Know Thyself

A philosophy is only as good as the art it spawns, and that is why postmodernism is a failure. Of the real, enduring art of the last century — and I include literature in this — there isn’t much that was produced in its second half. And what was produced only really served the purpose of generating long, rambling discussions of what defines art in a postmodern culture.

Postmodernism fails because it affirms the denials of modernism — there are no mysteries — but acts as if what is being produced can have a deeper meaning (“because I so affirm”). This is schizophrenic and necessarily kills any real creative impulse, and so the bastard child ends up rehashing its mother’s work, badly. The type set by Holden Caulfield — a character from the badly-named contemporary period but truly the illegitimate spawn of a modernist protagonist —  ends up being the voice of three generations, and the book ends the same way every time: isolated and agnostic.

When we talk about 20th century art, the discussion inevitably falls to the men and women who lived through the First World War and what they produced. The problem with modernism is that — while it did us the service of killing the false neo-classicalism of the romantic period — its end result is soullessness, a relentless search for truth and meaning while denying the mysteries of life, and especially religion. No wonder so many of them died before their time, either directly at their own hands or indirectly through substance abuse.

Which is why, I think, I find myself identifying more and more with the Baroque (gaudiness and all). Even though they painted a false picture of the middle ages and their views of the Greeks were reconstructed and cleaned up at best, it was a thoroughly Catholic period that — while affirming the truth of Christianity — was not afraid to embrace its Western past or acknowledge its Greek roots; the longer you look at philosophy, the more you realize how deeply entangled it is with theology, and thus with art.

Later, the Enlightenment, would usher in with it what has been labeled the Classical period in art, which eventually trashed both Christian philosophy and the Greeks; but the art that intellectual moment de novo spawned was devastated by the emo-kids of the 1800s, the Romantics.

And the Romantics, who were so full of emotion but divorced from religion and philosophy, were the logical precursors to the moderns, who realized that emotion without meaning was exactly that — meaningless self-flagellation. They felt nothing but isolation and could produce nothing more than terse verse, some of it quite good but not laying enough stonework for a foundation for the next step in artistic-philosophical evolution.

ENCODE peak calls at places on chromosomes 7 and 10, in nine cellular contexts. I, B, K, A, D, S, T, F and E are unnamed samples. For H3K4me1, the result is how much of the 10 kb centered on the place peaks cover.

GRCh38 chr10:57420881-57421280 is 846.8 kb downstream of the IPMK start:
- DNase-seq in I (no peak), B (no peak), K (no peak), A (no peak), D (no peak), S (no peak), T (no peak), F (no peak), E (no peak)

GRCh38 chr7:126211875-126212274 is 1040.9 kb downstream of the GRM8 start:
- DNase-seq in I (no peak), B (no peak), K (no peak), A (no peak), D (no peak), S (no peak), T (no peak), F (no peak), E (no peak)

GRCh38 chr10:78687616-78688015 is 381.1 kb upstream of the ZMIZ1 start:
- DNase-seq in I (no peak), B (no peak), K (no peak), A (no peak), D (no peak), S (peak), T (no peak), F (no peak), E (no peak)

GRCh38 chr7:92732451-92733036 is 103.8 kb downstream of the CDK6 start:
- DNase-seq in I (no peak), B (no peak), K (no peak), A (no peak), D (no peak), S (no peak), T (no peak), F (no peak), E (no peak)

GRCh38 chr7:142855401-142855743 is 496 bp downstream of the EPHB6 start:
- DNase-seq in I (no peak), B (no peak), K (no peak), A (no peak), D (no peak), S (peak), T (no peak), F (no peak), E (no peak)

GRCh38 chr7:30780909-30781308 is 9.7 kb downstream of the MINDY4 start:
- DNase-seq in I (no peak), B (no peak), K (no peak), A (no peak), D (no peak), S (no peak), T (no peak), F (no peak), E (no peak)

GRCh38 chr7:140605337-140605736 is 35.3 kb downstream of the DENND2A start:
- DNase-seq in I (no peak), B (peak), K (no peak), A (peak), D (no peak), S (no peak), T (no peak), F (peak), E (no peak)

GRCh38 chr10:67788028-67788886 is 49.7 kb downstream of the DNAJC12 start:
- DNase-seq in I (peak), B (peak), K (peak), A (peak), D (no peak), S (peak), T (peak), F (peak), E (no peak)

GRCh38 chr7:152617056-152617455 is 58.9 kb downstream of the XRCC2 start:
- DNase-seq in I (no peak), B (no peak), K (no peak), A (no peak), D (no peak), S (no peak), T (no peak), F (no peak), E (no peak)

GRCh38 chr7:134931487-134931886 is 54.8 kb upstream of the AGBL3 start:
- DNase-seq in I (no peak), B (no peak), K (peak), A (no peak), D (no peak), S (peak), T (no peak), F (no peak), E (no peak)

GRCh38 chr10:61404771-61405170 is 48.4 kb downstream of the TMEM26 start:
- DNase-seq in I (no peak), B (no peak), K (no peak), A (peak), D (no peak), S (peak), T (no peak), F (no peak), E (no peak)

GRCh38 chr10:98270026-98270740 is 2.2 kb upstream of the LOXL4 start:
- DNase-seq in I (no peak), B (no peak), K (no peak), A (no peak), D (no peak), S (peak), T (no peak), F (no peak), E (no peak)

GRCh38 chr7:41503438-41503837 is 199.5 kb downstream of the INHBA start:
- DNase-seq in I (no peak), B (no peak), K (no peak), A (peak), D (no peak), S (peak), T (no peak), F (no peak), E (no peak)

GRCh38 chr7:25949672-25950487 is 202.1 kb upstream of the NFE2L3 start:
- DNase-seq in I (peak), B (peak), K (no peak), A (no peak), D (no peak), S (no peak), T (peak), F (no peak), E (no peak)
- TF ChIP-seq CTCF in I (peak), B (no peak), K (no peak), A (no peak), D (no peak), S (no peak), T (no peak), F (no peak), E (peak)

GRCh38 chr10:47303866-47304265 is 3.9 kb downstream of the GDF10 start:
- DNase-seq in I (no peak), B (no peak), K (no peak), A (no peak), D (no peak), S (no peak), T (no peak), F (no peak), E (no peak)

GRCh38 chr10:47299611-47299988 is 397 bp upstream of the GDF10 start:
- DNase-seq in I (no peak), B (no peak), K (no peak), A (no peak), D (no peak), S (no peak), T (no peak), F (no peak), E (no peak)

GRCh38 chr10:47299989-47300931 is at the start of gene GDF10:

And thus, Holden Caulfield is truly the defining figure of the 20th century.

Of course, I realize most of this is just meaningless babble, not good enough for my predecessors, nowhere comparable to those I admire and as banal and short-sighted as my contemporaries, because — like them — I lack any real schooling in philosophy.

Such are the times.


From DavidD (seen in its original context here): 

Playing is learning, for adults as well as children. This is why I never worry when prayer becomes dry in Church. It is still good for me to “play” Church until my heart returns. After all we baptize our children long before they can know what it is we are doing. The learning comes AFTER the doing. And what a wonderful thing to watch them do!

I recently had a friend tell me it was obvious that I respect religious traditions, and that’s true. I love tradition, in both practice and as a matter of purely anthropological interest.

But lately I’ve come to realize that part of what makes tradition so appealing to me is its inherent link to ritual, and the link of ritual to repetition.

I’m a person who has had a lot of doubts through the years, but I have found in the last couple of years that a lot of ritual repetition can be quite faith affirming. The former Evangelical in me wants to think that doing the same thing over and over is just rote, vain repetitions done to feel religious, but I cannot deny that after 150 Jesus prayers in times of doubt, my doubts dissolve. I learn, and affirm, by doing.

There is a danger of thinking that the devotions of the Church are magical (just like many Evangelicals are guilty of thinking that Bible reading will fix their problems instantaneously), and those practices should never be separated from the teachings of the Savior and the Apostles by way of the scriptures and apostolic teachings of the Church (after all, they aren’t mantras), but they are useful in beating back both doubts and demons. When I find myself unable to pray, I can always begin with “Our Father, Who art in Heaven…,” and follow with “Oh Heavenly King, Oh Comforter, the Spirit of Truth, who is in all places and fillest all things, treasury of good things and giver of life, come and abide with us and cleanse us from every stain, and save our souls, oh gracious Lord.”

And if I am still unable to pray (and I admit, there are still days when this is true), I end with, “Lord, I believe, help my unbelief!”